Include Interactivity

If your site uses interactivity such as dropdowns, modals or tooltips, include these in your style guide. The purpose for doing this is to show others what these animations look like. Your team may be able to see static versions of your site’s interactivity, but it’s much more helpful when they can view the real thing and how the text helps users.

Provide Examples

Through everything you share in the style guide, make sure that you are providing clear, concise examples. For example, if you’re going to describe your brand as being original and quirky, explain what you mean. You can also show “correct” and “incorrect” examples so that users have a better understanding of your expectations.

Allow for Easy Maintenance

Your style guide is meant to be accessible and informative; it does not have to be a work of art. If you have to do a lot of extra work to make your style guide look good, then you’re doing too much. Your guide should be easy to maintain so that you can make quick, simple adjustments on a routine basis.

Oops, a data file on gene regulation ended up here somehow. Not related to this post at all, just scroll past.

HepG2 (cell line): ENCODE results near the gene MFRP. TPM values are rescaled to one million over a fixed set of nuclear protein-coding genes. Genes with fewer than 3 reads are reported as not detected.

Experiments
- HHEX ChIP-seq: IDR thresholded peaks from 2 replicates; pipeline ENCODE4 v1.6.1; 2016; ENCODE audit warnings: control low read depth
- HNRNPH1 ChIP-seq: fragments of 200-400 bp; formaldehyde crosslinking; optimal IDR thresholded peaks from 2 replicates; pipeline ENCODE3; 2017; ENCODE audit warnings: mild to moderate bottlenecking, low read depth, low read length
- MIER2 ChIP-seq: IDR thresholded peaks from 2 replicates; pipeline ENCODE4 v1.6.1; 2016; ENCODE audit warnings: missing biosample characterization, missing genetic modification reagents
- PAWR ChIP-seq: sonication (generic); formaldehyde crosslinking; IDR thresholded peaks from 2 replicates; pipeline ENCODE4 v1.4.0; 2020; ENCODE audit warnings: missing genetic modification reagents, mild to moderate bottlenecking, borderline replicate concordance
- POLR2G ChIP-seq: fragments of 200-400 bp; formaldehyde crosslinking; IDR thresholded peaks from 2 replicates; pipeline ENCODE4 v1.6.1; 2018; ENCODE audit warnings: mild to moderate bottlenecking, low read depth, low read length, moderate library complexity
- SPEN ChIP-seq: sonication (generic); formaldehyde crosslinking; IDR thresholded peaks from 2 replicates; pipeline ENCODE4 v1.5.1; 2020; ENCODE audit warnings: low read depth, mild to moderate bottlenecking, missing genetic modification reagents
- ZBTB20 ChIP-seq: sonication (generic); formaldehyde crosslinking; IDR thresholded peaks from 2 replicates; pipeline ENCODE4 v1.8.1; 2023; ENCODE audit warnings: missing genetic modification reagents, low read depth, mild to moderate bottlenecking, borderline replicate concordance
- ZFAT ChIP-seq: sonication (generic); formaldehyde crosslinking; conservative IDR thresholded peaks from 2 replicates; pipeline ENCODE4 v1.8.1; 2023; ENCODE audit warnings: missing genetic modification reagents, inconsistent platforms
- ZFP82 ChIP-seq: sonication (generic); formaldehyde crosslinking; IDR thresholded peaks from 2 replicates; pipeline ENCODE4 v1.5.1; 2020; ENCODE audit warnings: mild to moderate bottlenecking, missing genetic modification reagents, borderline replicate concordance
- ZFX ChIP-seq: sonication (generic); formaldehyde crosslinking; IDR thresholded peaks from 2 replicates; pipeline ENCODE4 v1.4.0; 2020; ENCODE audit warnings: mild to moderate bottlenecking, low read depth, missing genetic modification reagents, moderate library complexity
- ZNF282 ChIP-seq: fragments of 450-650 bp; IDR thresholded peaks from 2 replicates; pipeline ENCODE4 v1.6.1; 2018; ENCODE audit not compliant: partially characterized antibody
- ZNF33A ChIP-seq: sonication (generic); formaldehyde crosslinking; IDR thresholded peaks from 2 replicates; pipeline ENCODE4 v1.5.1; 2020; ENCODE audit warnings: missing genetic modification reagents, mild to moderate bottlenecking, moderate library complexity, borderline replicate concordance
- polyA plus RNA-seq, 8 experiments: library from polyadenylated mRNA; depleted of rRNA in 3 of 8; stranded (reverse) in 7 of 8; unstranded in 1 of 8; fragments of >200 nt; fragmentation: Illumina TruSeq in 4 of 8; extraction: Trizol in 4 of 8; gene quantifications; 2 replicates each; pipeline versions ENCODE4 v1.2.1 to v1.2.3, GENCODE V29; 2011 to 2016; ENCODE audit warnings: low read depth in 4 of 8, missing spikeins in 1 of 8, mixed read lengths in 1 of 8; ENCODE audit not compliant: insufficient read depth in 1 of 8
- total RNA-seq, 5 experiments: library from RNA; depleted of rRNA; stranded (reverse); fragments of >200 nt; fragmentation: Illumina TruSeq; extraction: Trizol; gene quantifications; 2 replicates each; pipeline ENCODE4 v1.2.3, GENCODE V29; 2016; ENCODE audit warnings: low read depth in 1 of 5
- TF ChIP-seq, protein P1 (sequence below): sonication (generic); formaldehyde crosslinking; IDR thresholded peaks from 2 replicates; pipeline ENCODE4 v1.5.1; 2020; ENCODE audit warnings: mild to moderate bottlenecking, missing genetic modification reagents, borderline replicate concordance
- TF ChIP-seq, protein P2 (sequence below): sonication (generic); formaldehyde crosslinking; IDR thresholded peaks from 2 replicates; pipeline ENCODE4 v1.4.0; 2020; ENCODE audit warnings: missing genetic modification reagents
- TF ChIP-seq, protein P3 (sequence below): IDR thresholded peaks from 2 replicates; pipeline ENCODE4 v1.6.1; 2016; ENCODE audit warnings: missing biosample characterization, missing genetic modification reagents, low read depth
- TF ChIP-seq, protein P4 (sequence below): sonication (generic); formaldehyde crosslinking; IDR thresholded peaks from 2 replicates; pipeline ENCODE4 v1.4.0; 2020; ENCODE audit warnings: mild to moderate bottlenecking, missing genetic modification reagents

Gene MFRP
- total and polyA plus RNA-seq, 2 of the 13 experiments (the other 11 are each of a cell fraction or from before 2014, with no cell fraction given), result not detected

Using the Guide

You certainly didn’t go through all this work just to have your guide sit there. It’s time to get people using it. The first step is to let people around your workplace know that it exists! Introduce new team members to the guide and ask for feedback from existing members.

To streamline this process, consider building the style guide into your marketing automation platform. It can also be helpful to make the style guide searchable online rather than printing off hard copies.

Finally, keep in mind that your style guide is a work in progress. It will never be truly complete, but once you have something concrete in place, it’s a starting point that offers the benefits of improved communication, clear expectations and streamlined processes.

So what are you waiting for? Get your team on board, make the time and start building the style guide. It will be well worth it in the long run!